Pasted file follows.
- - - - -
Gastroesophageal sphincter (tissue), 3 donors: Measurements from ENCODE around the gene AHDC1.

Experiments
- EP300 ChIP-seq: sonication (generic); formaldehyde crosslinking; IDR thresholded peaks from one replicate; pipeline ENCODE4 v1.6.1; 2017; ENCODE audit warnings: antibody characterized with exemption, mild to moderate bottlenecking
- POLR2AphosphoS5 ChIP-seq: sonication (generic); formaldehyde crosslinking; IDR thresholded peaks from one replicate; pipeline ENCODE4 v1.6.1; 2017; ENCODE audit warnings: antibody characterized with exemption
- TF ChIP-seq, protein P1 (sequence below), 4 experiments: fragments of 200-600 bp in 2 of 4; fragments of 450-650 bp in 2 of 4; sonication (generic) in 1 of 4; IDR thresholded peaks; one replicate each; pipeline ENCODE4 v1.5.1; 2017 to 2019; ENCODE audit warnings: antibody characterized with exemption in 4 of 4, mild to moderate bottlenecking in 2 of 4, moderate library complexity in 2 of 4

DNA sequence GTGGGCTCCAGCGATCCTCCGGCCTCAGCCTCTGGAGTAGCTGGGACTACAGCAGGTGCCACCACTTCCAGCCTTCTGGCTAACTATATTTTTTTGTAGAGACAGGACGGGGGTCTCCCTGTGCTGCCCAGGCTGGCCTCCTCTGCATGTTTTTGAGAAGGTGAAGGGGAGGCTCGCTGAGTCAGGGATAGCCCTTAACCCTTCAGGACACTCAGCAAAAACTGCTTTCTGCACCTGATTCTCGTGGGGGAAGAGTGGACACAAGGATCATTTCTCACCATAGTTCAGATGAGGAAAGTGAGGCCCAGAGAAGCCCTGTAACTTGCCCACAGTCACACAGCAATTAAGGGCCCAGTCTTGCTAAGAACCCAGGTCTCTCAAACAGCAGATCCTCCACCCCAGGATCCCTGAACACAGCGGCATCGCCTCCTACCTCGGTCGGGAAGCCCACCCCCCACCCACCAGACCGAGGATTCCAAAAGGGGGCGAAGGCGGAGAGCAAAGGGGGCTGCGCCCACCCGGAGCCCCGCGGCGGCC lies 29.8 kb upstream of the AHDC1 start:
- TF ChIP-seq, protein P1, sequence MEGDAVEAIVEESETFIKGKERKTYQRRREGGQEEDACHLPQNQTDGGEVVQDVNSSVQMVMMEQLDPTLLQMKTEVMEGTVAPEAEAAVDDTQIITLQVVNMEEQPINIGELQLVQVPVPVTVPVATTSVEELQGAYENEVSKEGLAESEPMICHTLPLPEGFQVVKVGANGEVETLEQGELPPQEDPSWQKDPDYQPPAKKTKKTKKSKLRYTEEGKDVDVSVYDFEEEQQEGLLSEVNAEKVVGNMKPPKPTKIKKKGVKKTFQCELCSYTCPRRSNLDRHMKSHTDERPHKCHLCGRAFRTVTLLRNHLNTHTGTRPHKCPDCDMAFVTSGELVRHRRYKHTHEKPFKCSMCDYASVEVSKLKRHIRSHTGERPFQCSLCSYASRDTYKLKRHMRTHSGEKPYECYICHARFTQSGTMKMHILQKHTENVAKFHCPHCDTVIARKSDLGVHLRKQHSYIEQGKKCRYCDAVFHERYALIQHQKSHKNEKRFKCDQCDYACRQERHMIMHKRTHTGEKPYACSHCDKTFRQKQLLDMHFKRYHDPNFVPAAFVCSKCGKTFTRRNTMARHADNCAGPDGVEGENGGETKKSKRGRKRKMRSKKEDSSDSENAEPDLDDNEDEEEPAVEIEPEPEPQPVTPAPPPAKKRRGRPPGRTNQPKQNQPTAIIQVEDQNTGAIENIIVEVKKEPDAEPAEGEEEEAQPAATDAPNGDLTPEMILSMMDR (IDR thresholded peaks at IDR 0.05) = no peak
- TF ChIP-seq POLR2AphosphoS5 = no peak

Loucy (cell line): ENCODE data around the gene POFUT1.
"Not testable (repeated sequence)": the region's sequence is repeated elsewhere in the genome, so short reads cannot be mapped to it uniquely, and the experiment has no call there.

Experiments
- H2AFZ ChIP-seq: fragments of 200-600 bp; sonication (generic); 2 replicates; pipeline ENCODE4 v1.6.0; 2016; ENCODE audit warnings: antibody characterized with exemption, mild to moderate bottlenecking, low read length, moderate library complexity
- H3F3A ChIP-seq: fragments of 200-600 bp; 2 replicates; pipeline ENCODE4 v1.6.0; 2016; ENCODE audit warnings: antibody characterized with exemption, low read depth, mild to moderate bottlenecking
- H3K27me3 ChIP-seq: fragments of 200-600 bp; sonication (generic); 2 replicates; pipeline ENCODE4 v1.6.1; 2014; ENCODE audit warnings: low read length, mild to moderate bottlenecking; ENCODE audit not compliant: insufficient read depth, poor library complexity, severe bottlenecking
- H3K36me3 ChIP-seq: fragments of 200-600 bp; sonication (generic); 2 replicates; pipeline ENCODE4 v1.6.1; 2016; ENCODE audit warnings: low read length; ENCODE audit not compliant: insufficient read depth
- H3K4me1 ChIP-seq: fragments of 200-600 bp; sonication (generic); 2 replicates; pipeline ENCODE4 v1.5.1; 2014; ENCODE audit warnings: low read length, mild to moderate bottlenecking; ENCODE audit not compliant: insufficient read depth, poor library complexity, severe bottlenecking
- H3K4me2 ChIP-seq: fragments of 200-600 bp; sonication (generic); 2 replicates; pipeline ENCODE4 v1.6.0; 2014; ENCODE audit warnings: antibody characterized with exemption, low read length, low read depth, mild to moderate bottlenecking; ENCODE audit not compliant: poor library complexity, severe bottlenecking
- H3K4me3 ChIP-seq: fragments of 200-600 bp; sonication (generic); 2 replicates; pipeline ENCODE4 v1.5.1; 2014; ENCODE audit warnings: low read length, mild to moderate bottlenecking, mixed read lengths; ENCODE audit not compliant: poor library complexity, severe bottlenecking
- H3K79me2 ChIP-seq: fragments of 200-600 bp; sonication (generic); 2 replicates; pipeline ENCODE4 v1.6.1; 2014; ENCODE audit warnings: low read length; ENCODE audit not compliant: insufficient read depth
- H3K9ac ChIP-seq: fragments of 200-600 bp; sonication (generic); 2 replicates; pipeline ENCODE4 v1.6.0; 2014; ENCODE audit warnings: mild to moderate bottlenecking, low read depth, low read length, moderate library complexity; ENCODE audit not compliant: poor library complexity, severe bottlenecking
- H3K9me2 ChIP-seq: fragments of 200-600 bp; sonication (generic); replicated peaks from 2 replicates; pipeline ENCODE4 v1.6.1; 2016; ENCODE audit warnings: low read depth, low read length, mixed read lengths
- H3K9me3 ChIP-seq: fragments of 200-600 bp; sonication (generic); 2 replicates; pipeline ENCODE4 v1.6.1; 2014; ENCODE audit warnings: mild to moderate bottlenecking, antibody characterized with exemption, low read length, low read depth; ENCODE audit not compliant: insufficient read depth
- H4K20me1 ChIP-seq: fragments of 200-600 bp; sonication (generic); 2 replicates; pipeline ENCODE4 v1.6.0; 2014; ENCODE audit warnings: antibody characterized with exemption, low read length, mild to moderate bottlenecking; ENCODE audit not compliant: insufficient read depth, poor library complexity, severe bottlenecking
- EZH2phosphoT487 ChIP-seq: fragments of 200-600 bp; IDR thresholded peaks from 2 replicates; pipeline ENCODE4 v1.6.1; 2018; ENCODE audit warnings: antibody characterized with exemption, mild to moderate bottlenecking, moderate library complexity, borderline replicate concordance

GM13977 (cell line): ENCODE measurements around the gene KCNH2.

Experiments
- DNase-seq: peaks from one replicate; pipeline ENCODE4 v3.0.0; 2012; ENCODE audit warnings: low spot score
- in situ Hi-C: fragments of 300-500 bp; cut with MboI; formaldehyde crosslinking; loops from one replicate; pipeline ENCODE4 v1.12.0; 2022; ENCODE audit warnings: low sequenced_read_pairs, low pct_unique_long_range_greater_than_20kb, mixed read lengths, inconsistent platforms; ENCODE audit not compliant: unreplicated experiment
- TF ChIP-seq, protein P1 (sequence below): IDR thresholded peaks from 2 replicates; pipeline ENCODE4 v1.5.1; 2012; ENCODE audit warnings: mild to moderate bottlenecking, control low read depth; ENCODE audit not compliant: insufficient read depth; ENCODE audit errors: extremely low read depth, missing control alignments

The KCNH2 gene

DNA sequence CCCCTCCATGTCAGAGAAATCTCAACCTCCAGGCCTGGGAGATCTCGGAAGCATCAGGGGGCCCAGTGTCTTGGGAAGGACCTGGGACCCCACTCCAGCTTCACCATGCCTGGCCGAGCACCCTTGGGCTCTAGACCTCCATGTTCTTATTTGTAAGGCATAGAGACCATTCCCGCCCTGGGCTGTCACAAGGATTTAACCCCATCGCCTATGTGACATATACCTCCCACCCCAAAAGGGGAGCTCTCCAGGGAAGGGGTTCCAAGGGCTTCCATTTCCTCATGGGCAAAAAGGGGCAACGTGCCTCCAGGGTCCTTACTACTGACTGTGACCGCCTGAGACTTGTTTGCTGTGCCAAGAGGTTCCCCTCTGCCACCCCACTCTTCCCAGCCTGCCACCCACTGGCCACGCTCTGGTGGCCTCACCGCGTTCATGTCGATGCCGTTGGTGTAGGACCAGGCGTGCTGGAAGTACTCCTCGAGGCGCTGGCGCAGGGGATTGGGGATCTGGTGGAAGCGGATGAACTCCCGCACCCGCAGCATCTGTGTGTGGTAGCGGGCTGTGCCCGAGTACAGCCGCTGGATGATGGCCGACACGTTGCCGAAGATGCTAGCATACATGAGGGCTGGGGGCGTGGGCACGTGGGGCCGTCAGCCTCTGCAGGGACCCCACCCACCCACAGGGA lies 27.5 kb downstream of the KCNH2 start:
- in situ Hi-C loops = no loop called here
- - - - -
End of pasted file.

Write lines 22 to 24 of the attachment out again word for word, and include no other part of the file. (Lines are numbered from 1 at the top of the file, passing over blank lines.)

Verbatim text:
- H3K9me3 ChIP-seq: fragments of 200-600 bp; sonication (generic); 2 replicates; pipeline ENCODE4 v1.6.1; 2014; ENCODE audit warnings: mild to moderate bottlenecking, antibody characterized with exemption, low read length, low read depth; ENCODE audit not compliant: insufficient read depth
- H4K20me1 ChIP-seq: fragments of 200-600 bp; sonication (generic); 2 replicates; pipeline ENCODE4 v1.6.0; 2014; ENCODE audit warnings: antibody characterized with exemption, low read length, mild to moderate bottlenecking; ENCODE audit not compliant: insufficient read depth, poor library complexity, severe bottlenecking
- EZH2phosphoT487 ChIP-seq: fragments of 200-600 bp; IDR thresholded peaks from 2 replicates; pipeline ENCODE4 v1.6.1; 2018; ENCODE audit warnings: antibody characterized with exemption, mild to moderate bottlenecking, moderate library complexity, borderline replicate concordance